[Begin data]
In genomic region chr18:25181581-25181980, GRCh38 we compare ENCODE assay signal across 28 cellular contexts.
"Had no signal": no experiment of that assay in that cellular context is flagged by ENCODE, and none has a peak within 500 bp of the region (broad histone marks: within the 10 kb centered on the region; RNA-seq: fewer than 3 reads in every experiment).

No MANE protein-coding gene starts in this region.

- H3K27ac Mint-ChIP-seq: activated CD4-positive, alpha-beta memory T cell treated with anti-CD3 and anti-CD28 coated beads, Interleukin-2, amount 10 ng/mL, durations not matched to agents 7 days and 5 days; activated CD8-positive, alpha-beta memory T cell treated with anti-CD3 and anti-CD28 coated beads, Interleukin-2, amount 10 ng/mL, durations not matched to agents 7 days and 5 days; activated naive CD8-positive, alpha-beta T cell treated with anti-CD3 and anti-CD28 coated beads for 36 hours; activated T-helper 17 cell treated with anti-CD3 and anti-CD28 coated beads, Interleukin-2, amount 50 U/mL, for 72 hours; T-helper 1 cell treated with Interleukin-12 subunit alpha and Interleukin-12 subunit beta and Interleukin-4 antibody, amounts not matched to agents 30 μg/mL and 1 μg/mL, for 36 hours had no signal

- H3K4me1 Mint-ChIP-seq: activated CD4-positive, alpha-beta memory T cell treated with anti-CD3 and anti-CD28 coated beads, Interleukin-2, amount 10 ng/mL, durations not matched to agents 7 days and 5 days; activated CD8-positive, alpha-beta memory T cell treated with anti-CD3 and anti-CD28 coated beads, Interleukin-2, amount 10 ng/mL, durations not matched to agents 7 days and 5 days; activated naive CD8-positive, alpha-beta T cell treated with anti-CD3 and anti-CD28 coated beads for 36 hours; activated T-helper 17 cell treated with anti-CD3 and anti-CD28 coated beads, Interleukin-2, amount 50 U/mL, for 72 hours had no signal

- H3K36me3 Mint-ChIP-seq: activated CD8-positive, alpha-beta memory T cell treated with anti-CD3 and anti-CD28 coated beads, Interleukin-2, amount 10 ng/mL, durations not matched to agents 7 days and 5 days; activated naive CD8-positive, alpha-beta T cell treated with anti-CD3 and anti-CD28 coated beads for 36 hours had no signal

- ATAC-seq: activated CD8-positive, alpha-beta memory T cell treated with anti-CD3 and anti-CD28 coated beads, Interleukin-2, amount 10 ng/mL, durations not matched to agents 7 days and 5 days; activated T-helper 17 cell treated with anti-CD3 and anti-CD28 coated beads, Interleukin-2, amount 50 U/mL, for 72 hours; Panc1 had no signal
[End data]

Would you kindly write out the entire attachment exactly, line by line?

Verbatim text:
In genomic region chr18:25181581-25181980, GRCh38 we compare ENCODE assay signal across 28 cellular contexts.
"Had no signal": no experiment of that assay in that cellular context is flagged by ENCODE, and none has a peak within 500 bp of the region (broad histone marks: within the 10 kb centered on the region; RNA-seq: fewer than 3 reads in every experiment).

No MANE protein-coding gene starts in this region.

- H3K27ac Mint-ChIP-seq: activated CD4-positive, alpha-beta memory T cell treated with anti-CD3 and anti-CD28 coated beads, Interleukin-2, amount 10 ng/mL, durations not matched to agents 7 days and 5 days; activated CD8-positive, alpha-beta memory T cell treated with anti-CD3 and anti-CD28 coated beads, Interleukin-2, amount 10 ng/mL, durations not matched to agents 7 days and 5 days; activated naive CD8-positive, alpha-beta T cell treated with anti-CD3 and anti-CD28 coated beads for 36 hours; activated T-helper 17 cell treated with anti-CD3 and anti-CD28 coated beads, Interleukin-2, amount 50 U/mL, for 72 hours; T-helper 1 cell treated with Interleukin-12 subunit alpha and Interleukin-12 subunit beta and Interleukin-4 antibody, amounts not matched to agents 30 μg/mL and 1 μg/mL, for 36 hours had no signal

- H3K4me1 Mint-ChIP-seq: activated CD4-positive, alpha-beta memory T cell treated with anti-CD3 and anti-CD28 coated beads, Interleukin-2, amount 10 ng/mL, durations not matched to agents 7 days and 5 days; activated CD8-positive, alpha-beta memory T cell treated with anti-CD3 and anti-CD28 coated beads, Interleukin-2, amount 10 ng/mL, durations not matched to agents 7 days and 5 days; activated naive CD8-positive, alpha-beta T cell treated with anti-CD3 and anti-CD28 coated beads for 36 hours; activated T-helper 17 cell treated with anti-CD3 and anti-CD28 coated beads, Interleukin-2, amount 50 U/mL, for 72 hours had no signal

- H3K36me3 Mint-ChIP-seq: activated CD8-positive, alpha-beta memory T cell treated with anti-CD3 and anti-CD28 coated beads, Interleukin-2, amount 10 ng/mL, durations not matched to agents 7 days and 5 days; activated naive CD8-positive, alpha-beta T cell treated with anti-CD3 and anti-CD28 coated beads for 36 hours had no signal

- ATAC-seq: activated CD8-positive, alpha-beta memory T cell treated with anti-CD3 and anti-CD28 coated beads, Interleukin-2, amount 10 ng/mL, durations not matched to agents 7 days and 5 days; activated T-helper 17 cell treated with anti-CD3 and anti-CD28 coated beads, Interleukin-2, amount 50 U/mL, for 72 hours; Panc1 had no signal